SINGAPORE (Oct 29): In August, the Asian Games 2018 in Jakarta had a special showcase. The 5,000-capacity BritAma Arena, normally a venue for Indonesia’s top basketball league’s games, was the stage for quite a different kind of game. Speed, reflexes and dexterity were on display and the players donned team jerseys. But they were also rigged out with headphones and microphones; the battles were virtual, rather violent and high fantasy, fought among medieval soldiers, magicians, maidens and monsters.

The competition was in the category of esports, or professional multiplayer video gaming, which has moved into the mainstream. Like the graphics in the games, the numbers are eye-boggling. According to gaming market intelligence agency Newzoo, the global esports market has doubled between 2015 and 2017 to reach US$655 million ($904 million).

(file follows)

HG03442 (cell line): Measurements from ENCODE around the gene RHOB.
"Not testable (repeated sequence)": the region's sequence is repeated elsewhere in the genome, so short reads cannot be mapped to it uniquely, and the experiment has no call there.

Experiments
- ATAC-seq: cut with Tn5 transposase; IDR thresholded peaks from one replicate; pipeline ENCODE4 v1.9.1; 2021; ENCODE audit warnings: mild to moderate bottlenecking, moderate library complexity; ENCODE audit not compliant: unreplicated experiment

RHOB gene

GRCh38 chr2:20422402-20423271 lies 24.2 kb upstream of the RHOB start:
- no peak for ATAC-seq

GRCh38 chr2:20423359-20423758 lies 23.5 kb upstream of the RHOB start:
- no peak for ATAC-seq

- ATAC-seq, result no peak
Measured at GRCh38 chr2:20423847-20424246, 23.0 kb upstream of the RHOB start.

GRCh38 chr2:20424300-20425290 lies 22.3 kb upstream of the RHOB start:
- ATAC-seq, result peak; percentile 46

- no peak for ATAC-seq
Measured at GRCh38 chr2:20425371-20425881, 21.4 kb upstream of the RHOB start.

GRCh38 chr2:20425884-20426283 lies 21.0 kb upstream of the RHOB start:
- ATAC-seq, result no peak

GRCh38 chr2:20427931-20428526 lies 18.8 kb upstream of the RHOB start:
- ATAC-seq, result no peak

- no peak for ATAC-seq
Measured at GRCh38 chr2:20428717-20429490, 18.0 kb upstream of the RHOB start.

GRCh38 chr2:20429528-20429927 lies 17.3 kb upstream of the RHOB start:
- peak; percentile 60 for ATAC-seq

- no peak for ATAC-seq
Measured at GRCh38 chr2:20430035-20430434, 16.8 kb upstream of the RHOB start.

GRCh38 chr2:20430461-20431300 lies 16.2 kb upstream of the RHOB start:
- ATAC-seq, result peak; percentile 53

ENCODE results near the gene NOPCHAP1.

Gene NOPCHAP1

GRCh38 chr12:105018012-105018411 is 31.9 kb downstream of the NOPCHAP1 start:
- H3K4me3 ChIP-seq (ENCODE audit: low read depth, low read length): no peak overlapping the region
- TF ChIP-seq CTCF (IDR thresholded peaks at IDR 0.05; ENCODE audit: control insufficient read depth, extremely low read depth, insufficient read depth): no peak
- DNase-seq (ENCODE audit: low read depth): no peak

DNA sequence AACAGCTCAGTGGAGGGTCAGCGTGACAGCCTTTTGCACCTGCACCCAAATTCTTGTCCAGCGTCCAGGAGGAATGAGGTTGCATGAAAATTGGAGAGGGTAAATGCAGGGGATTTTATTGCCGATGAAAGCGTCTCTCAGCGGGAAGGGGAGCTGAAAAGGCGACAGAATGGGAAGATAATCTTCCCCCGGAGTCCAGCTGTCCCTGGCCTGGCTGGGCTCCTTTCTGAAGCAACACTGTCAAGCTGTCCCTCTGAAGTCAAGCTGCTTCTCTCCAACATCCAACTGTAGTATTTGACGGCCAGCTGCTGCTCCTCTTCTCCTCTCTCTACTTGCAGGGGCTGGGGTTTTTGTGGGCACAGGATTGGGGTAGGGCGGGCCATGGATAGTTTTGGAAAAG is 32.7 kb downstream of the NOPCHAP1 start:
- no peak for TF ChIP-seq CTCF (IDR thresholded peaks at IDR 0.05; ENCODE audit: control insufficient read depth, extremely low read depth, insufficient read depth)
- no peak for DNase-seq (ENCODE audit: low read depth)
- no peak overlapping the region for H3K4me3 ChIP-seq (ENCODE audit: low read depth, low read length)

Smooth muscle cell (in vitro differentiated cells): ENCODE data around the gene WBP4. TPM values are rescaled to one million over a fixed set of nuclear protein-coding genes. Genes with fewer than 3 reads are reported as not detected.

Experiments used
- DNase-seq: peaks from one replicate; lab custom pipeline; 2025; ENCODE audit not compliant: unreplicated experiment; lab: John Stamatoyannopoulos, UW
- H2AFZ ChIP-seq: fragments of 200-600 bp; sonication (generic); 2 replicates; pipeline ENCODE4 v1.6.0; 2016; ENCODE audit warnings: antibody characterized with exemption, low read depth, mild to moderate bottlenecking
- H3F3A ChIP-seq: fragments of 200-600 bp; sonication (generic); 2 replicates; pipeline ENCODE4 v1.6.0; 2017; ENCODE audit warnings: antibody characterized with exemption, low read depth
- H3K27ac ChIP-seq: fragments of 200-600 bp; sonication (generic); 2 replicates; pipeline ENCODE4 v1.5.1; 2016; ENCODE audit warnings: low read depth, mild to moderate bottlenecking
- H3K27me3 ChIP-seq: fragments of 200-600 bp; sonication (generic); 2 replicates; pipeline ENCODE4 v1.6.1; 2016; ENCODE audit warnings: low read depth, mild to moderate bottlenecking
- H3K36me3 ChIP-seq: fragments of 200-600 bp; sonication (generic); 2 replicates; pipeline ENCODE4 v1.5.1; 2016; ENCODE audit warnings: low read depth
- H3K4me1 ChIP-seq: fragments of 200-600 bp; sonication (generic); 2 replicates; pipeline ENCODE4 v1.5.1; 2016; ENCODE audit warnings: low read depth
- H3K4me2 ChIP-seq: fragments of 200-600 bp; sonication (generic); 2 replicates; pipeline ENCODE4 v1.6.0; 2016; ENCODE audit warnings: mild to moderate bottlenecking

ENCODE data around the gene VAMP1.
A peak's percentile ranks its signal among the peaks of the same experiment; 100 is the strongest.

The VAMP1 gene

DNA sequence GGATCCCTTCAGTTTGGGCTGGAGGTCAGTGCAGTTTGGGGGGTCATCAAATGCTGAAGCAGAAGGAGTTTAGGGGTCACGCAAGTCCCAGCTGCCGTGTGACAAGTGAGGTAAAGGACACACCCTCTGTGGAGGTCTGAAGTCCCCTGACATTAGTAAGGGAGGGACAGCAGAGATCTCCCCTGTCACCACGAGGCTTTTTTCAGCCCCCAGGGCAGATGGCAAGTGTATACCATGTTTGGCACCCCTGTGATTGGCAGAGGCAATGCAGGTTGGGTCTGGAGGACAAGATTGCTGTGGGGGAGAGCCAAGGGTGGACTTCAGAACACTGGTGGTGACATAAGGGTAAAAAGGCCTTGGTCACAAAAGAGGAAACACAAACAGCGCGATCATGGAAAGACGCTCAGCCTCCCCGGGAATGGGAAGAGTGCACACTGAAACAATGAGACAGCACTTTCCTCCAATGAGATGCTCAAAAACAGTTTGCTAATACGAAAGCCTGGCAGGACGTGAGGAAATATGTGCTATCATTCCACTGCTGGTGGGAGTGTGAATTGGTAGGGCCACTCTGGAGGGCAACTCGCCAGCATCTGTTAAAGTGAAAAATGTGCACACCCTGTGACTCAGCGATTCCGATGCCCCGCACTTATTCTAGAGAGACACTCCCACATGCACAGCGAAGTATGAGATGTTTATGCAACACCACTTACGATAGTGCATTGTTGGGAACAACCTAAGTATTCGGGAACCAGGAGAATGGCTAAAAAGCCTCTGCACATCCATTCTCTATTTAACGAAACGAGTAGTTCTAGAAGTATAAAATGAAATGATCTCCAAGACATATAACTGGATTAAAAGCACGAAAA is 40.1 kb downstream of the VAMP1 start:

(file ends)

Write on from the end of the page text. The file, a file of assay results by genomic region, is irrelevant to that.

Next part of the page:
In China alone, there are nearly 620 million esports gamers. The industry’s events sponsorships, ticketing, advertising, media rights and related businesses generate some US$38 billion in revenue a year. The industry is backed by the likes of Tencent Holdings, which has said it will invest RMB1 billion a year in esports. The company has co-published, with Garena, the game Honour of Kings, which boasts 200 million players each month.

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